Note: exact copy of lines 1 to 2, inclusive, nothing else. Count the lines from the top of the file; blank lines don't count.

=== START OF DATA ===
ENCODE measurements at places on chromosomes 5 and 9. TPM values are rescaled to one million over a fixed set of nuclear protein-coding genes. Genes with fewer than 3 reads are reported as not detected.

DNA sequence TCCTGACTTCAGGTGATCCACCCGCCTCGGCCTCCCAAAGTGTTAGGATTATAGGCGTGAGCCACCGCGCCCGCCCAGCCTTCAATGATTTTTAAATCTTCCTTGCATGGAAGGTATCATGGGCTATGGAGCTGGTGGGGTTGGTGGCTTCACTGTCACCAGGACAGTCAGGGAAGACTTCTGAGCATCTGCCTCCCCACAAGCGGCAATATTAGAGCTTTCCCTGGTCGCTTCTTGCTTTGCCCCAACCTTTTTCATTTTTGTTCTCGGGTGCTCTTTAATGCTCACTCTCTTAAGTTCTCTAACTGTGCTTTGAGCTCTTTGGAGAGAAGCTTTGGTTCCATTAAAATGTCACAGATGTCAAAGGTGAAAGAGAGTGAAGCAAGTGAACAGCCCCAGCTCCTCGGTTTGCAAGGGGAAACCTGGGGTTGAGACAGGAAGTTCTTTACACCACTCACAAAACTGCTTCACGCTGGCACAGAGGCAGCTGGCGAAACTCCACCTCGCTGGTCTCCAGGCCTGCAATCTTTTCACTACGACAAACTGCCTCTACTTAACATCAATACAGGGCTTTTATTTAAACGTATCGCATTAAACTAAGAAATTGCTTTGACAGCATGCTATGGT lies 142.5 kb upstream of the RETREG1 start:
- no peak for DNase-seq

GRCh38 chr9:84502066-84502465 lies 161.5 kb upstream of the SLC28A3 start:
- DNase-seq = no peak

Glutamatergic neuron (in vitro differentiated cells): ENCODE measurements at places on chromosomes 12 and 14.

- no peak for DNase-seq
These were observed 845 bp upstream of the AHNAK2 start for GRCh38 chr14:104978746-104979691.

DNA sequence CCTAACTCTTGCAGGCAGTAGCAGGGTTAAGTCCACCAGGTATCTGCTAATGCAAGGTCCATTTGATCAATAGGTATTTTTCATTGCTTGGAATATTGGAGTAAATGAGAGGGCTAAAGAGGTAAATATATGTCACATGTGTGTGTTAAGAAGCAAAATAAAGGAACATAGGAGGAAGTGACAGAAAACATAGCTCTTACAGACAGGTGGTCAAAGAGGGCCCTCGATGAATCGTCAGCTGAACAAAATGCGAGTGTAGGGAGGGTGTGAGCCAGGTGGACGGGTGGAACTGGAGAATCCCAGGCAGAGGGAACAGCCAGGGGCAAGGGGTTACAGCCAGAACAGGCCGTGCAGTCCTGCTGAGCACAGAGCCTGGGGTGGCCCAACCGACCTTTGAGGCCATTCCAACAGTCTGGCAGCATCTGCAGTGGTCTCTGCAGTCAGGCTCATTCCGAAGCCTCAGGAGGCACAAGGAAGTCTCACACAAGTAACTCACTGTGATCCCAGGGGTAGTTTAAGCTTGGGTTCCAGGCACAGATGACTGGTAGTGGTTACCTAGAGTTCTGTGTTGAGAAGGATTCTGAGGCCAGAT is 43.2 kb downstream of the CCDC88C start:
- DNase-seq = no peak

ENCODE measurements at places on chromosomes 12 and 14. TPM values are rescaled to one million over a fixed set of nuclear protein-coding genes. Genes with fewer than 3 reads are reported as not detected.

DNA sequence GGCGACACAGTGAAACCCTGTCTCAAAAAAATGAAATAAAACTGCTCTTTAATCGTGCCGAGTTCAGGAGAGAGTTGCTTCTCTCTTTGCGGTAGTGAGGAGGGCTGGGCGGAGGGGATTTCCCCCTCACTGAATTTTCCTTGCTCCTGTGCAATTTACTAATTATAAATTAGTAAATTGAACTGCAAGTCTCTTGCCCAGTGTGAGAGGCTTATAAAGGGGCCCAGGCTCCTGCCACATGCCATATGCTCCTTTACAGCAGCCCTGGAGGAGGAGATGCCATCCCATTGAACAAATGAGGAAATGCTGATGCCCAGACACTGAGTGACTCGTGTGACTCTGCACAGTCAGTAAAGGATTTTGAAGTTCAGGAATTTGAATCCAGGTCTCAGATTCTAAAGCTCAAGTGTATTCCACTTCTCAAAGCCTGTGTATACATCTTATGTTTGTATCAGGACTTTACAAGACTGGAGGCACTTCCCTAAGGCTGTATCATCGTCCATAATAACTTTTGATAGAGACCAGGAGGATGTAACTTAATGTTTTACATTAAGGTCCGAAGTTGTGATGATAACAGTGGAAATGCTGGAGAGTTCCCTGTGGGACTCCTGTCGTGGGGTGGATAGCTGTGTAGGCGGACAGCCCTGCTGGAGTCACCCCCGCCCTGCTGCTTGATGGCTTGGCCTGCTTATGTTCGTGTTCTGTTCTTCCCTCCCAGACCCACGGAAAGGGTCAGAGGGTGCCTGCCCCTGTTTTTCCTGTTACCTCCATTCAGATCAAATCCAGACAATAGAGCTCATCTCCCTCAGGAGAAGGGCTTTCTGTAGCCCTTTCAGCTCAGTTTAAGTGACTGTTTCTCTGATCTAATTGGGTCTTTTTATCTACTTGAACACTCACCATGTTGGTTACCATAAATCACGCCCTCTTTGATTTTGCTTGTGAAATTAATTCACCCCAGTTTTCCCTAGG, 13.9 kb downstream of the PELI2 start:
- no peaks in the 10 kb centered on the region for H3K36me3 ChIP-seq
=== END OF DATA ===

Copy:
ENCODE measurements at places on chromosomes 5 and 9. TPM values are rescaled to one million over a fixed set of nuclear protein-coding genes. Genes with fewer than 3 reads are reported as not detected.

DNA sequence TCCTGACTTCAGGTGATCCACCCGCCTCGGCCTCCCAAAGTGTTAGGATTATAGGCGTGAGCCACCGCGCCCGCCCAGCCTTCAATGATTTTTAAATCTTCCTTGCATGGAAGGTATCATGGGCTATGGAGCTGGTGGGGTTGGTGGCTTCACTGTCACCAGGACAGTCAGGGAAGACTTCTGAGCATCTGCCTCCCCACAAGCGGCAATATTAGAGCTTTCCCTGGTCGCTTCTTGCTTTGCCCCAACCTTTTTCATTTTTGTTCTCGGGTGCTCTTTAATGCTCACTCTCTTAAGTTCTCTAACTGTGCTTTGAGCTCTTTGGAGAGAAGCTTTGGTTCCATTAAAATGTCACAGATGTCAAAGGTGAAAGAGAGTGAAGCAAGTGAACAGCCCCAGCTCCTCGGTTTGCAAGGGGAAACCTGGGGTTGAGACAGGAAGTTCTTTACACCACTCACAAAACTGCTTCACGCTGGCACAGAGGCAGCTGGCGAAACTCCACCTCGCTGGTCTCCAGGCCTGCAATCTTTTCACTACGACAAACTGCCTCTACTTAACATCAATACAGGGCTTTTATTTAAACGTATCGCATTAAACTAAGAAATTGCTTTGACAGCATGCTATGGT lies 142.5 kb upstream of the RETREG1 start: